- Scientists uncover the secret of ‘hot streak’ in the long careers of industry stalwarts
- Experts say it ‘exploits’ after combining ‘exploration’
- Exploration is studying diverse styles and exploitation focuses on narrow areas
- The technique worked for artists such as Van Gogh and Jackson Pollock, as well as film directors including Peter Jackson.
Whether an artist, scientist, or film director, trailblazers often have critically acclaimed ‘hot streaks’ in particular fields, where they produce a series of outstanding works in short succession.
Now, scientists at Northwestern University in Illinois claim to pinpoint the secret formula that often triggers a pioneer’s best work.
Using a form of artificial intelligence (AI) called deep learning, they mined data belonging to thousands of actors, film directors and scientists to identify a magical formula for success.
They claim that hot streaks are directly the result of years of ‘exploration’ (study of different genres or disciplines), immediately followed by years of ‘exploitation’ (focusing on a narrow area to develop deep expertise), they claim.
They define a hot streak as an explosion of high-impact works clustered together in close succession – as achieved by artists such as Vincent Van Gogh and Jackson Pollock or by film directors such as Peter Jackson or Alfred Hitchcock. Is.
‘Starry Night’ (1889) by Post-Impressionist painter Vincent van Gogh. Researchers painted van Gogh’s ‘hot streak’ between 1888 and 1890
The researchers used algorithms for image recognition from 800,000 visual arts images collected from museums and galleries, covering the career histories of 2,128 artists, including Vincent van Gogh. This key map visualizes the key pixels the model used to predict van Gogh’s post-Impressionism art style
Researchers see career ‘hot streaks’
– Vincent van Gogh (1888 to 1890)
– Jackson Pollock (1947 to 1950)
– Alfred Hitchcock (1958 to 1963)
– Peter Jackson (2001 to 2003)
– John B. Fenn (1985 to 2002)
The new study was carried out by researchers from the Kellogg School of Management at Northwestern University in Illinois.
‘Neither exploration nor exploitation alone is associated with a hot streak in isolation. This is their sequence together,’ explained study leader Dashun Wang.
‘Although exploration is considered a risk because it may lead nowhere, it increases the chances of stumbling upon a great idea.
In contrast, exploitation is generally seen as a conservative strategy. If you exploit the same type of work over and over for a long time, it can stifle creativity.
‘But, interestingly, exploration shows a consistent association with the onset of post-exploitation hot streaks.’
As an example in the art world, researchers point to 20th-century American abstract artist Jackson Pollock, known for his ‘drip technique’, which involves dripping paint or pouring it onto canvas.
But before developing his famous drip technique, Pollock worked in portraits, prints, and surrealist paintings of humans, animals, and nature.
‘Reflection of the Big Dipper’ (Paint on Canvas, 1947) by Jackson Pollock, an influential American painter known for his unique style of drip painting.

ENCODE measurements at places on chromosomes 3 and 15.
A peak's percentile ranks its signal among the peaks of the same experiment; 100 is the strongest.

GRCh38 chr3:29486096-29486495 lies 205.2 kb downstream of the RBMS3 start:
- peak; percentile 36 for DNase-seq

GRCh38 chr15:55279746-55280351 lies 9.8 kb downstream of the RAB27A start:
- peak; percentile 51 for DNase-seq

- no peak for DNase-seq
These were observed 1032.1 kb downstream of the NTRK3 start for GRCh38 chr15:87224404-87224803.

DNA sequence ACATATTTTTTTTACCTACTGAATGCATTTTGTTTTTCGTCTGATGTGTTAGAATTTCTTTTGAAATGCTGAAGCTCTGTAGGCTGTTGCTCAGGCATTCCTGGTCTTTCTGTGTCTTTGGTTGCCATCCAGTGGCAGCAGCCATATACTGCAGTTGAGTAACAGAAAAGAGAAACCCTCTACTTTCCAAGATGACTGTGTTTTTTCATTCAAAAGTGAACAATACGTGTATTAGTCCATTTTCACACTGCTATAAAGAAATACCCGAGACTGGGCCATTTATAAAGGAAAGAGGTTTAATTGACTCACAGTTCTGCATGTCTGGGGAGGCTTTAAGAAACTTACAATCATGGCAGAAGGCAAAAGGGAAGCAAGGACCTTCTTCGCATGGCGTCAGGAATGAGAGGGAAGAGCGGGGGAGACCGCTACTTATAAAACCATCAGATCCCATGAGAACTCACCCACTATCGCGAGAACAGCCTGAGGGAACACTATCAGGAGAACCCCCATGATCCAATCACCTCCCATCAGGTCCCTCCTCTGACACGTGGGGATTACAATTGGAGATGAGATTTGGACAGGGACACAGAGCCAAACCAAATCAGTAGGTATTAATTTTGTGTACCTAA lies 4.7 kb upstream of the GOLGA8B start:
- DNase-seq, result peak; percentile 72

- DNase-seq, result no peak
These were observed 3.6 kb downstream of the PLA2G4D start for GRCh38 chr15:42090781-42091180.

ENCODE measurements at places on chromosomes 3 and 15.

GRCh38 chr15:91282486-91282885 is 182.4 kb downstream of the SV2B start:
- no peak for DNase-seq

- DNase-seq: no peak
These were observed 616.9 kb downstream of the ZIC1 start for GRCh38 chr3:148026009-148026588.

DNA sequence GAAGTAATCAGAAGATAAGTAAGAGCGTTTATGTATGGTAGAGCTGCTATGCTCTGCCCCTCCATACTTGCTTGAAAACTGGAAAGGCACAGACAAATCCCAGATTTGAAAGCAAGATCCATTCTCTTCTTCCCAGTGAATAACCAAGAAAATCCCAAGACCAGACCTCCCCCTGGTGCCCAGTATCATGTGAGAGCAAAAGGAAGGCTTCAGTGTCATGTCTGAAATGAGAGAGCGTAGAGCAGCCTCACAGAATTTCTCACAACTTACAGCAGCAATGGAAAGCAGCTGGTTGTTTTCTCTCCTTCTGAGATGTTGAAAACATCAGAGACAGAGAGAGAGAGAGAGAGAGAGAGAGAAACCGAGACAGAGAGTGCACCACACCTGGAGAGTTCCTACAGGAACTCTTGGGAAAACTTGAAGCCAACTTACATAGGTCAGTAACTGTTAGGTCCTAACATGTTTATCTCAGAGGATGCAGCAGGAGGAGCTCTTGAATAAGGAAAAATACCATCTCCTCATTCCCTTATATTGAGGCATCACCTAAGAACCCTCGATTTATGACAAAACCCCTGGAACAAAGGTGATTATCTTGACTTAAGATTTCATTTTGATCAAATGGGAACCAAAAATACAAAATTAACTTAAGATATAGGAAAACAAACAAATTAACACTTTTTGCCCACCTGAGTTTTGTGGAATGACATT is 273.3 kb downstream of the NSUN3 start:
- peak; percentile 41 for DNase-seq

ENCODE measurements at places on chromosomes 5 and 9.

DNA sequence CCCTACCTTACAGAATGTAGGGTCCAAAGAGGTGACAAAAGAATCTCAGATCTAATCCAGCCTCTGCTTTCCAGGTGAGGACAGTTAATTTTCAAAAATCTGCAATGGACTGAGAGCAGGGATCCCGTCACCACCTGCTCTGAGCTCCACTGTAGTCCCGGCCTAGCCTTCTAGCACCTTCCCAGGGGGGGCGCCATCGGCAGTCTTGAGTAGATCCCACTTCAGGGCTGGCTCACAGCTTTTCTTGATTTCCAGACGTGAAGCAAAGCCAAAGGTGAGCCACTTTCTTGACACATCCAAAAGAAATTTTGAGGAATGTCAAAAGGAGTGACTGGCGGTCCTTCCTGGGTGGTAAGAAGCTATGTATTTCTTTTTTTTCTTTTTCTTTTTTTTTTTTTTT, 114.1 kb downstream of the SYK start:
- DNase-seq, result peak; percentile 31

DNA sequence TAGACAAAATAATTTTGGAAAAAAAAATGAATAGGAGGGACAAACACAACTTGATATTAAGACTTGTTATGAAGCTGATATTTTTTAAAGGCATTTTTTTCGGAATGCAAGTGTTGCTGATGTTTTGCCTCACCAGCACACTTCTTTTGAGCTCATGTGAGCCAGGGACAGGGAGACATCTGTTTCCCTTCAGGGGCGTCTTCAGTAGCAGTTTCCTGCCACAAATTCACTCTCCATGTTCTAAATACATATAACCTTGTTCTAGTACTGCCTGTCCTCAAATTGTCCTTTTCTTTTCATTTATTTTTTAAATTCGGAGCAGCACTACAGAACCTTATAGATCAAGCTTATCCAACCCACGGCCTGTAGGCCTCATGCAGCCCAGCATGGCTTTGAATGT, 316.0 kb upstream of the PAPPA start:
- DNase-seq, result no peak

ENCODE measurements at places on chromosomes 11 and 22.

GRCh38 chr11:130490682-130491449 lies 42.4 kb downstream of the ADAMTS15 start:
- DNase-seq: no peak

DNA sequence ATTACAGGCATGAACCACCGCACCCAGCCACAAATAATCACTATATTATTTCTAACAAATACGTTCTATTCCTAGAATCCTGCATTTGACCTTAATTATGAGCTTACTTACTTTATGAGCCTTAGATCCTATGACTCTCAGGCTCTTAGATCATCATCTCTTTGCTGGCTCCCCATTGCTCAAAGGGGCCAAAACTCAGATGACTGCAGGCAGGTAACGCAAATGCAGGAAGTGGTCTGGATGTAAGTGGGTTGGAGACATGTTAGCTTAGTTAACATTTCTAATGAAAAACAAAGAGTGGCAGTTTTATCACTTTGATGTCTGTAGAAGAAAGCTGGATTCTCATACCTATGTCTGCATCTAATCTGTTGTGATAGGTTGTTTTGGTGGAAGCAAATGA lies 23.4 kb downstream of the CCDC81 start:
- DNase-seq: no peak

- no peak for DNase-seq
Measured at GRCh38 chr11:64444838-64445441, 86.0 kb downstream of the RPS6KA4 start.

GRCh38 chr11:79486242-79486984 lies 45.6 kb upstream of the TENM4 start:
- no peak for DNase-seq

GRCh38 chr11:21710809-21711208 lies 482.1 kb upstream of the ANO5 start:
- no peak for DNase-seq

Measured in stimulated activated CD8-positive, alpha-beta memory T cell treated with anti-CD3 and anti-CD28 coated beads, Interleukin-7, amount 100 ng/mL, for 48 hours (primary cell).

But before developing his famous drip technique, Pollock worked in portraits, prints, and surrealist paintings of humans, animals, and nature. Pollock is pictured at his Springs studio in East Hampton, New York State on August 23, 1953
According to the study authors, a period of ‘exploration’ followed by ‘exploitation’ of their new drip technology set Pollock up for a ‘hot streak’.
In Pollock’s case, it was a three-year period from 1947 to 1950, during which he created all of his dripping, shattered works that he is still famous for today.
The principle doesn’t just apply to artists. For example, New Zealand film director Peter Jackson hit a hot streak while making The Lord of the Rings trilogy, which was released between 2001 and 2003.
However, prior to his hot streak, Jackson appeared in a variety of films, including biographies and horror-comedies – none of which were quite successful.
A gallery assistant poses in front of a painting titled ‘Mural, 1943’ by Jackson Pollock at the Royal Academy of Arts in London on September 20, 2016
Meanwhile, in the sciences, American chemist John Fenn made a career quite late in life.
During his hot streak, Fenn focused intensely on electrospray ionization, which eventually won him the Nobel Prize in Chemistry in 2002 at the age of 85.
‘Prior to his hot streak, Fenn worked on many different subjects, from stimulation to dimmers on hot surfaces,’ explain the study authors.
For the new study, Wang’s team used algorithms for image recognition from 800,000 visual arts images collected from museums and galleries, covering the career histories of 2,128 artists, including Pollock and van Gogh.
For film directors, the team collected data sets from the Internet Movie Database (IMDb), which included 79,000 films from 4,337 directors, including Peter Jackson and Hungarian Marta Meszaros.
For the scientists, the team analyzed the career histories of 20,040 scientists by combining publication and citation datasets from the Web of Science and Google Scholar.
Peter Jackson (left) directs Sir Ian McKellen during the production of ‘The Lord of the Rings: The Return of the King’ (2003)
Wang and his colleagues quantified a hot streak within each career based on the impact of works as measured by auction price, IMDb ratings and academic paper citations.
Then, they correlated the timing of the hot streaks with each person’s creative trajectory.
Looking at Hot Streak’s careers four years before and after, researchers examined how each person’s job changed…